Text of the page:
Art and Song to ‘ring’ at show

 

“William Strunk, Jr.” by Maira Kalman, gouache on paper, 2004. Courtesy of the artist and Julie Saul Gallery, New York. © Maira Kalman.

“William Strunk, Jr.” by Maira Kalman, gouache on paper, 2004. Courtesy of the artist and Julie Saul Gallery, New York. © Maira Kalman.

Opening Friday, June 6 and running through September 1, 2014 at the Frist Center for the Visual Arts in Nashville, Tennessee, “Maira Kalman: The Elments of Style” will showcase fifty six paintings by artist, illustrator and author Kalman, which were created to illustrate a 2005 re-publication of William Strunk Jr. and E.B. White’s classic composition guide, “The Elements of Style”, was published in 2005 by Penguin Books, and features paintings that respond to the text’s exacting grammatical decrees and peculiar usage examples.

 

     All of Kalman works are gouache on paper, feature strong colors, flattened spaces, floating objects, and childlike figures that provide settings for riddles. The viewer asks: How does the image reflect the text, and what, if anything, is wrong with the text, anyway? This provides experiences in both literary and visual literacy.

 

"Be obscure clearly" Be wild of tongue in a way we can understand!" by Maira Kalman, gouache on paper, 2004. Courtesy of the artist and Julie Saul Gallery, New York. © Maira Kalman.

“Be obscure clearly” Be wild of tongue in a way we can understand!” by Maira Kalman, gouache on paper, 2004. Courtesy of the artist and Julie Saul Gallery, New York. © Maira Kalman.

    

     Reflecting on the painting “‘Be Obscure Clearly’ Be wild of tongue in a way we can understand!” Executive Director of the Frist Center, Dr. Susan H. Edwards says, “Kalman’s accompanying illustration is a table filled with special treats: champagne, champagne glasses, chocolates, anemones, tulips, compotes, crystal goblets, teacups and plates with a rose pattern…all pink and white and red on a neutral tablecloth in a caramel colored room. It is clearly articulated for us. Eat dessert first.”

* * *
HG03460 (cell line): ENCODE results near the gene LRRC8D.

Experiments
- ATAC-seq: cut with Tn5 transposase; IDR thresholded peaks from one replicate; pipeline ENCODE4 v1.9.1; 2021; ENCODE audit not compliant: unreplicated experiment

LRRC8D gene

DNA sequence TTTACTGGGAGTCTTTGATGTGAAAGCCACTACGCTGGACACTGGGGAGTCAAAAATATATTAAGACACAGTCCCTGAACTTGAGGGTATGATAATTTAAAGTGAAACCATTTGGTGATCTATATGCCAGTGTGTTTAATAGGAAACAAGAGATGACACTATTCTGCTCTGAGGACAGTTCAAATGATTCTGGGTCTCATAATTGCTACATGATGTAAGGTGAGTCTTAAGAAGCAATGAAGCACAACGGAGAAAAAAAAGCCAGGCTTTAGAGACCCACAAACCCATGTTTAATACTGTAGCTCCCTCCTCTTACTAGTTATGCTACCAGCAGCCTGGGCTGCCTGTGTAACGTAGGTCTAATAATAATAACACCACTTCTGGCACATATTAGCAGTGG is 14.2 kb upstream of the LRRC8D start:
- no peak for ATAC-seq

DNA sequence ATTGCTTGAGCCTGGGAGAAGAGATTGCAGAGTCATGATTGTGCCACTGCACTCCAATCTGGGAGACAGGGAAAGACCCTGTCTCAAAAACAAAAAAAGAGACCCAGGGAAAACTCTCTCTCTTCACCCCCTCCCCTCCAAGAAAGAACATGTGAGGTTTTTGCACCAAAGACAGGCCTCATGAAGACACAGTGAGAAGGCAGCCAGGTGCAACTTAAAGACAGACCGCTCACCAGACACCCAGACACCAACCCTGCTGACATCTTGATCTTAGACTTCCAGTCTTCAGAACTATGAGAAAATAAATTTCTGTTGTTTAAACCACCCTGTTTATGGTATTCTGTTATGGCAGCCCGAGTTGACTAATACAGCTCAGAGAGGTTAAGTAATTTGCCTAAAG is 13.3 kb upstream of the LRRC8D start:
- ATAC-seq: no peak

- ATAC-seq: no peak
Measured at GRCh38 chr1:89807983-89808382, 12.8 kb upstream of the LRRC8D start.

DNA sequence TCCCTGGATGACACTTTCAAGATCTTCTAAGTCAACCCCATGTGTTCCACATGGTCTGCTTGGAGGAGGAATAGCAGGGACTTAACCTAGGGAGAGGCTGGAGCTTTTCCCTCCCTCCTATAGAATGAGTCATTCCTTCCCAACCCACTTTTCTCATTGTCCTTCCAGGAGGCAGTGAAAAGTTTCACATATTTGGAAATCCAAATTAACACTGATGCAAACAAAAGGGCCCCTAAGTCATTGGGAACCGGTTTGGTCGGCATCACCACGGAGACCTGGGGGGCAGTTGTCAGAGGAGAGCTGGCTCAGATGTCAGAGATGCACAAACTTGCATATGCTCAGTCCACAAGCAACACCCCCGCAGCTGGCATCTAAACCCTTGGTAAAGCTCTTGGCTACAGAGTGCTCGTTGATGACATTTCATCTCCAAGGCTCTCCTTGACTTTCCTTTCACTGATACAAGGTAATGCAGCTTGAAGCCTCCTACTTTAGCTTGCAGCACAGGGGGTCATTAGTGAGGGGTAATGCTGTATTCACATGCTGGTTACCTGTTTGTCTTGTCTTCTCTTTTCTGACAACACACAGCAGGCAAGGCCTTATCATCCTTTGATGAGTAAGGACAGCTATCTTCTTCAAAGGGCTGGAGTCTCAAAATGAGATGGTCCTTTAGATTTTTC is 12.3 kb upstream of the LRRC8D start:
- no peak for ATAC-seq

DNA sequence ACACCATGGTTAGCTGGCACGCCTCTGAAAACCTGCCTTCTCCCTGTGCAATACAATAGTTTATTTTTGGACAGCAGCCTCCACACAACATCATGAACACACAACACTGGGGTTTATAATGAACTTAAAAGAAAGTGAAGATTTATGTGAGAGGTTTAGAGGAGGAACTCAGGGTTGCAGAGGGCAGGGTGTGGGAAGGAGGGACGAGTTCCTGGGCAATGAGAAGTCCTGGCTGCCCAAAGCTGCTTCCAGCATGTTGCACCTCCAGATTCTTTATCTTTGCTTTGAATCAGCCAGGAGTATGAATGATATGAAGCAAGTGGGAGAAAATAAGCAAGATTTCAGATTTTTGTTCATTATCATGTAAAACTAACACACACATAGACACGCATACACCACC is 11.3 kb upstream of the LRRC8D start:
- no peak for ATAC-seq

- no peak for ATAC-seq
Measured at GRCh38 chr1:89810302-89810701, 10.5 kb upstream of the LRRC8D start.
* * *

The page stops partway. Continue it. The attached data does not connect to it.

Additionally, goers can listen to an accompanying song cycle by Nico Muhly, a contemporary classical music composer who has collaborated with a number of classical and pop/rock artists.“The addition of Nico Muhly’s composition adds an unexpected twist,” says Frist Center Chief Curator Mark Scala. “Just as the artwork grew out of a literary text, the songs exemplify ways that inspiration can cross disciplines to delightful effect.”

     Looping the exhibition into another dimension, Kalman will also curate, in the gallery, a table of objects that were used by her friends and family to make soft percussive noises in the performance of Muhly’s composition. Visitors may listen intently to identify the sound that a cup and saucer might make.

MORE DETAILS: www.fristcenter.org or call 615.244.3340.

About

kalman-photoMaira Kalman achieved international acclaim with her cover illustrations for the New Yorker, which include the renowned New Yorkistan, a “map” made in collaboration with Rick Meyerowitz that playfully designates various boroughs and neighborhoods with the Asian geographical suffix “istan.” She has also created illustrated blogs for the New York Times and written such books as The Principles of Uncertainty (2006–07) and The Pursuit of Happiness (2008–09). In 2010, The Institute of Contemporary Art (Philadelphia) organized Kalman’s retrospective Various Illuminations (of a Crazy World), which was also seen at The Jewish Museum (New York City), the Skirball Cultural Center (Los Angeles), and the Contemporary Jewish Museum (San Francisco). She has been represented by the Julie Saul Gallery in New York since 2003. www.mairakalman.com.




Published by on May 2014. Filed under Art-to-Art Palette NewsWire/AAPNW, At the Centers dept, News (Time related), PaletteBoards Section, Tennessee. You can follow any responses to this entry through the RSS 2.0. Both comments and pings are currently closed.

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